The process begins with collecting publicly available voter data, such as names, party affiliation, and prior voting habits. This is combined with information purchased from commercial data brokers, such as Acxiom, Equifax, or Experian. These companies have vast quantities of sensitive personal information about nearly everyone in the United States, from marital status to educational background, bankruptcy, or criminal records.
The data brokers also offer a service called onboarding that combines all this information with customer records from cable, satellite, or Internet streaming companies to produce a unified profile of each voter. Using software to delete names and other personally identifiable information, the data brokers substitute a digital code for each profile that corresponds to the customer’s cable box.
By analyzing all this data, a campaign can identify, say, every middle-aged high-school graduate in Brockton who voted Republican in 2016 and might be interested in a GOP replacement for Senator Elizabeth Warren. If there are enough such voters, the campaign could even create a TV spot just for them.
“All you have to do is send a set of ID numbers to the cable company, and they can target those people that way,” said Russell of TargetSmart.
A typical cable TV show has an inventory of commercials that have been sold by each network, be it ESPN or Fox News. But the cable or satellite system gets a couple of minutes per hour where they can sell ads. Usually, these are the ads you see for neighborhood restaurants or car dealerships. They are also the slots where the addressable ads run.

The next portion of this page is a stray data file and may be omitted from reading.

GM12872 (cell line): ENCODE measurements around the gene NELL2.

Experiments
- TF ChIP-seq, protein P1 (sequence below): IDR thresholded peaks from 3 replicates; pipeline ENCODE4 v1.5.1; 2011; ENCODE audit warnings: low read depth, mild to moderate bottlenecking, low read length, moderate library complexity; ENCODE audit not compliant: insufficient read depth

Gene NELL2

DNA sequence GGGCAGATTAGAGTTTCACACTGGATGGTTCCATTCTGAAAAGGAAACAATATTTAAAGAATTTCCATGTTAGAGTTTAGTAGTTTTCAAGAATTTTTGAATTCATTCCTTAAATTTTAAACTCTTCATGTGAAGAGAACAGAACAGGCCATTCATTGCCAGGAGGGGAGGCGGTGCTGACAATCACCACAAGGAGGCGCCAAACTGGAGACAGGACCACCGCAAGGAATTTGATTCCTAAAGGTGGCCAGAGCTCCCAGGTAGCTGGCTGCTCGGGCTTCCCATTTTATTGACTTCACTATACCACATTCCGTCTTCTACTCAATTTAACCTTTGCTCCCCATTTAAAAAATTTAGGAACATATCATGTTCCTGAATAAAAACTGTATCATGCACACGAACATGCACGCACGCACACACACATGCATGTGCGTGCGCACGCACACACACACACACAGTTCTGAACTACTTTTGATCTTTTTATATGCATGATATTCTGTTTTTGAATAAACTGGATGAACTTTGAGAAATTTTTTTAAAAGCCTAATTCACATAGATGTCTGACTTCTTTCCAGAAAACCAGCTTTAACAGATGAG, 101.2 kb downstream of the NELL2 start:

The market for addressable ads is expected to reach $2.8 billion in the United States this year, according to MAGNA, an advertising research company. That’s a trivial amount of the total US television advertising market, estimated at about $64 billion.
Cost might have something to do with it. Video networks charge for ads by how many thousand people will see them. For example, AT&T said last year that ads on its cable and satellite systems generally cost $12 to $13 per thousand viewers. But for addressable ads that reach far smaller numbers of viewers, the price was as high as $40 per thousand. The higher cost might be offset in some cases because the addressable ad will be aimed at a smaller audience, but the higher price could still scare off some advertisers.
There are also technical limitations.
“Only 50 percent of TV households are able to receive addressable advertising through traditional TV,” said Beach.
As a result, only about $800 million in such ads will be sold through cable and satellite systems this year, according to the MAGNA study. Old-school over-the-air TV broadcast systems can’t send addressable ads.
But for Internet video streamers like Sling TV and Hulu, the addressable ad business is booming. MAGNA estimates that the market will swell by 40 percent this year, and reach $2 billion.
These ads won’t just be used by politicians. Russell said that consumer products companies are just as interested in targeting ads only at viewers with a genuine interest in their products.
“I don’t think it’s the political advertising that’s driving it,” Russell said. “We’re drafting behind Anheuser-Busch and Chevrolet . . . the big consumer brands are always in the forefront of advertising changes like that.”